Immigrant Dreams

Immigrant Dreams

Some conservatives complain that if immigrants want to live in this country, they should learn the language. Tell that to Aracely C., who has worked in the sweatshops of Los Angeles’s garment industry for the thirteen years she has been here. She works seven days a week, more than twelve hours a day. “I have no time to learn English,” she tells me as I sit with her and Leticia A. in the MacArthur Park headquarters of UNITE, the textile workers’ union, just a few blocks from the nation’s largest garment center.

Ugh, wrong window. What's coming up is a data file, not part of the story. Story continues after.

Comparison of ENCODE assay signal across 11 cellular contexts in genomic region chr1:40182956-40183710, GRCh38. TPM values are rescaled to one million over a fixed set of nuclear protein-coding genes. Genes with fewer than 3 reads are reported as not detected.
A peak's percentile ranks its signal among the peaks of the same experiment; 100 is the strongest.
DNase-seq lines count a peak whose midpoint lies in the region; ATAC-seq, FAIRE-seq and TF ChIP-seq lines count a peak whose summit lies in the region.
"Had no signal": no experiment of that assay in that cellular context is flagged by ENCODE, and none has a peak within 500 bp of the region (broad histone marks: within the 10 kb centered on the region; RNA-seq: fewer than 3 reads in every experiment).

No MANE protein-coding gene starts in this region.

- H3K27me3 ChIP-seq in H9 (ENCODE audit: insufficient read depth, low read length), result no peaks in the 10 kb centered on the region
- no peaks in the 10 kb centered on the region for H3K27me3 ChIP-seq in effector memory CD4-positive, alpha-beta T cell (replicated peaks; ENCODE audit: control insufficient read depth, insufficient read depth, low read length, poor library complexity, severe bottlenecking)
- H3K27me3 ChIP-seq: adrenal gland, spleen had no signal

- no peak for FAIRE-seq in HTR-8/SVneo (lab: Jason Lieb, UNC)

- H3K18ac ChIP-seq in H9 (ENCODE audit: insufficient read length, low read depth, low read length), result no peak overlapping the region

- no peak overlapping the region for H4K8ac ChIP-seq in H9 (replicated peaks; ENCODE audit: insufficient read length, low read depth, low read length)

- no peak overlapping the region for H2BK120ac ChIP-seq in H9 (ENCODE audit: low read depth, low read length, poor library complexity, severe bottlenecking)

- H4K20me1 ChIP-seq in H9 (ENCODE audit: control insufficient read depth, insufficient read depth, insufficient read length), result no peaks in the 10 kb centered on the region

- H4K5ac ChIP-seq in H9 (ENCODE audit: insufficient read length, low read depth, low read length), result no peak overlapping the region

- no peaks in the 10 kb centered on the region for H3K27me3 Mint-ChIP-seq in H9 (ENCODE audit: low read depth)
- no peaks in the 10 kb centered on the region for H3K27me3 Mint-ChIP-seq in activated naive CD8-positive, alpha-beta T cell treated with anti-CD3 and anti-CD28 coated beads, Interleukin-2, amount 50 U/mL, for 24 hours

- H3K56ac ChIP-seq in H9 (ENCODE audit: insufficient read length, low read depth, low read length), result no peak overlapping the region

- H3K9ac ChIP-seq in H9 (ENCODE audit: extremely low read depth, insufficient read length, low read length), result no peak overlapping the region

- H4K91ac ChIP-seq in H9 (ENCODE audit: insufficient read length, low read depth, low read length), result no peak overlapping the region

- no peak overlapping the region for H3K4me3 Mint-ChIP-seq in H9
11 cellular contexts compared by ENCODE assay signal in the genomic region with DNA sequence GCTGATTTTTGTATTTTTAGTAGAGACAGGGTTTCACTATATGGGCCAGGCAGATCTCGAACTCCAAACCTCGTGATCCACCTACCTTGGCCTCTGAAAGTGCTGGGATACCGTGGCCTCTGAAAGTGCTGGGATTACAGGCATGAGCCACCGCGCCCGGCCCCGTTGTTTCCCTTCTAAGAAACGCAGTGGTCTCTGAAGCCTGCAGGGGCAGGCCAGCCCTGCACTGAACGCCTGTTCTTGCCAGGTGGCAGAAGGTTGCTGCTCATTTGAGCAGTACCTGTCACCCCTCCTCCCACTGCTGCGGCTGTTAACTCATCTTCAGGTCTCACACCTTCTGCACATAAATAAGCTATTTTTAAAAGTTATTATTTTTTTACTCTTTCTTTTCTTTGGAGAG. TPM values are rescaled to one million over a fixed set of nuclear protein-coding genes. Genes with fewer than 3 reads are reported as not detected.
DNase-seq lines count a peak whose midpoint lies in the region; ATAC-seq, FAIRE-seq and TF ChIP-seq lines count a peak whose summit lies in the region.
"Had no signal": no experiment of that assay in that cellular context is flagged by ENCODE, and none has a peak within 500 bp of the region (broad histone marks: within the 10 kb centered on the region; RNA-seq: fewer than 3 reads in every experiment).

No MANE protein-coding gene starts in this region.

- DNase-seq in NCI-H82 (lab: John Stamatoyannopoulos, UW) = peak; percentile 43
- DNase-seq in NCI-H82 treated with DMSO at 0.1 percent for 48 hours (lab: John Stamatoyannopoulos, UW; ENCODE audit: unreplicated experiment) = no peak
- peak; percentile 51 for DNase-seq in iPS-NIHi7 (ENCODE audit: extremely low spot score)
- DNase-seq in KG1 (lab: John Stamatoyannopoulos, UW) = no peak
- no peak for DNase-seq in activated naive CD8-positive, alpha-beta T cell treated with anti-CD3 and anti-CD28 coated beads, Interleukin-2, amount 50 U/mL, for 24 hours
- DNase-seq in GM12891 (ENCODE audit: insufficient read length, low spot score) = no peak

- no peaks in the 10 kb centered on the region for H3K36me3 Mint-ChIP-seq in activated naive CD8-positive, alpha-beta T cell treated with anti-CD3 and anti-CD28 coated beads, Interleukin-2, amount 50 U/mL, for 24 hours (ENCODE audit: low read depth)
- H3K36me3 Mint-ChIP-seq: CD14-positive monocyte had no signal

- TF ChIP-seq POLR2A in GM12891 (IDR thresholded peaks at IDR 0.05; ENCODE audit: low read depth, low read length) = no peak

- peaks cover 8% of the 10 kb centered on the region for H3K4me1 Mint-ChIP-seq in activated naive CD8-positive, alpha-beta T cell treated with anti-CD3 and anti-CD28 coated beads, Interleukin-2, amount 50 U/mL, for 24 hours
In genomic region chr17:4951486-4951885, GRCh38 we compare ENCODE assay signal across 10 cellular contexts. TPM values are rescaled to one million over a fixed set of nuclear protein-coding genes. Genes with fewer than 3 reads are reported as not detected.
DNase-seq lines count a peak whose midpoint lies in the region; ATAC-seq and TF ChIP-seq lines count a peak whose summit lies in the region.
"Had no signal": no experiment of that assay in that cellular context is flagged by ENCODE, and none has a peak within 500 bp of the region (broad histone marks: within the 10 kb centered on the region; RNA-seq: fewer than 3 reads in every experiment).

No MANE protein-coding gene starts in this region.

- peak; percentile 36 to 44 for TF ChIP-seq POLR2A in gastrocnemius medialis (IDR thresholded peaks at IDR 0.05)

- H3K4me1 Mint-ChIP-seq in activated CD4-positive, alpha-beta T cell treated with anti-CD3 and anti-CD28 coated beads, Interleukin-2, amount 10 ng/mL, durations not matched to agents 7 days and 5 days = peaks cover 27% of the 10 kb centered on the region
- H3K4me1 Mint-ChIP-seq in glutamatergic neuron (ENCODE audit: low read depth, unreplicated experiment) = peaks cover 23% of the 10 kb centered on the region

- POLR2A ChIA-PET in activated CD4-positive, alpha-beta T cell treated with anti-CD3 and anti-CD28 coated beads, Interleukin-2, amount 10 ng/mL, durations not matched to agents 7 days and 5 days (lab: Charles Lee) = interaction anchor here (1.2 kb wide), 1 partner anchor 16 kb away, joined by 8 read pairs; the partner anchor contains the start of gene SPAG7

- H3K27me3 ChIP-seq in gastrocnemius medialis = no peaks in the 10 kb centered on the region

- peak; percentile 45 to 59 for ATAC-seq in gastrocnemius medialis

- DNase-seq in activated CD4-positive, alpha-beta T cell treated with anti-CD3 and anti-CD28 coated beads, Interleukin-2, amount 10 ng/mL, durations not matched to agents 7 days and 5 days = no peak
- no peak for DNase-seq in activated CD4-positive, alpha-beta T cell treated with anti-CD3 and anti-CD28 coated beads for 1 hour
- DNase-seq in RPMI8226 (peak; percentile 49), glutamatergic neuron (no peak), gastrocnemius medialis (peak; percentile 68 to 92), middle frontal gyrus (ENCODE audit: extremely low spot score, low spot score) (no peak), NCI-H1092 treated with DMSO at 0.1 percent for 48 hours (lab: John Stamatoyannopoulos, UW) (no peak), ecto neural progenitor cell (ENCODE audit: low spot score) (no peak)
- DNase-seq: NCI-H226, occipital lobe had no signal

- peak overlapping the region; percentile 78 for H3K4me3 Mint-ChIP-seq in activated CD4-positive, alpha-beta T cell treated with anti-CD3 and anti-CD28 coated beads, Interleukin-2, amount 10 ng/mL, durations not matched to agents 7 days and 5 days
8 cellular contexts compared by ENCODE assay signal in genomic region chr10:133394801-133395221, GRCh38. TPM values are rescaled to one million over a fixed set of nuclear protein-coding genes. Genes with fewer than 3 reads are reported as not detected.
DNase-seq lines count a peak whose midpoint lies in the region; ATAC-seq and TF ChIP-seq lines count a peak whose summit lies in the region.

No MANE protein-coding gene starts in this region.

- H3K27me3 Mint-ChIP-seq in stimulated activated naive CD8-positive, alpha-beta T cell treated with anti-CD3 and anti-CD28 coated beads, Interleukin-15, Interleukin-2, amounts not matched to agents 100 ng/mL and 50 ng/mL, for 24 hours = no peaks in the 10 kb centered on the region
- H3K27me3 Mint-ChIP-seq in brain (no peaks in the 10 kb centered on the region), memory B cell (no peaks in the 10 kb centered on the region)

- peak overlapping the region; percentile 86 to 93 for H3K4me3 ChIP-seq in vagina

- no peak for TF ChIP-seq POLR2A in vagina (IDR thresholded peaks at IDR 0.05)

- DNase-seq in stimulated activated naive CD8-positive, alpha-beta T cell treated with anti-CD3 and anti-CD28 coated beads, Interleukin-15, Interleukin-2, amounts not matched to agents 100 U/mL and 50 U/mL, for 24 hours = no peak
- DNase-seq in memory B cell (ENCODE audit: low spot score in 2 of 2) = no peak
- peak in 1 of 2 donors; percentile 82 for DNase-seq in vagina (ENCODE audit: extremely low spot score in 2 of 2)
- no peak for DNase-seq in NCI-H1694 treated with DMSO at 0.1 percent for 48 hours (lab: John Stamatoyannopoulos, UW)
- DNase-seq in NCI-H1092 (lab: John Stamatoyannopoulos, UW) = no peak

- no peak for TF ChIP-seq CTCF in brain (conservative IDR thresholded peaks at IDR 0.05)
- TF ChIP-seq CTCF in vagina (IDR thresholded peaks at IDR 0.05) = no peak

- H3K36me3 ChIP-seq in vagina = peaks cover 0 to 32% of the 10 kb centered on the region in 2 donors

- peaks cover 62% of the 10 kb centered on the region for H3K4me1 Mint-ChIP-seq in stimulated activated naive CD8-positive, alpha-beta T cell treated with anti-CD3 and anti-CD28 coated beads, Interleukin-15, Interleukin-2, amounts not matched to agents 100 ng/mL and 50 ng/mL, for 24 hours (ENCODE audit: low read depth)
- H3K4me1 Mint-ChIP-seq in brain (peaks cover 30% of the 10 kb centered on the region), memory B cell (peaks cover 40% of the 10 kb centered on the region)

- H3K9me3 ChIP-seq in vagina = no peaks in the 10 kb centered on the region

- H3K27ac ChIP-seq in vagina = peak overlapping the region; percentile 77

Aracely’s children speak English, but she’s not home enough during their waking hours to learn the language from them. Her children— her son wants to be a policeman when he grows up and her daughter wants to be a lawyer—only speak to their mother in their native Spanish. She isn’t even free on Sunday to take them to church or to the park. So how can she find the time to learn English?

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Lima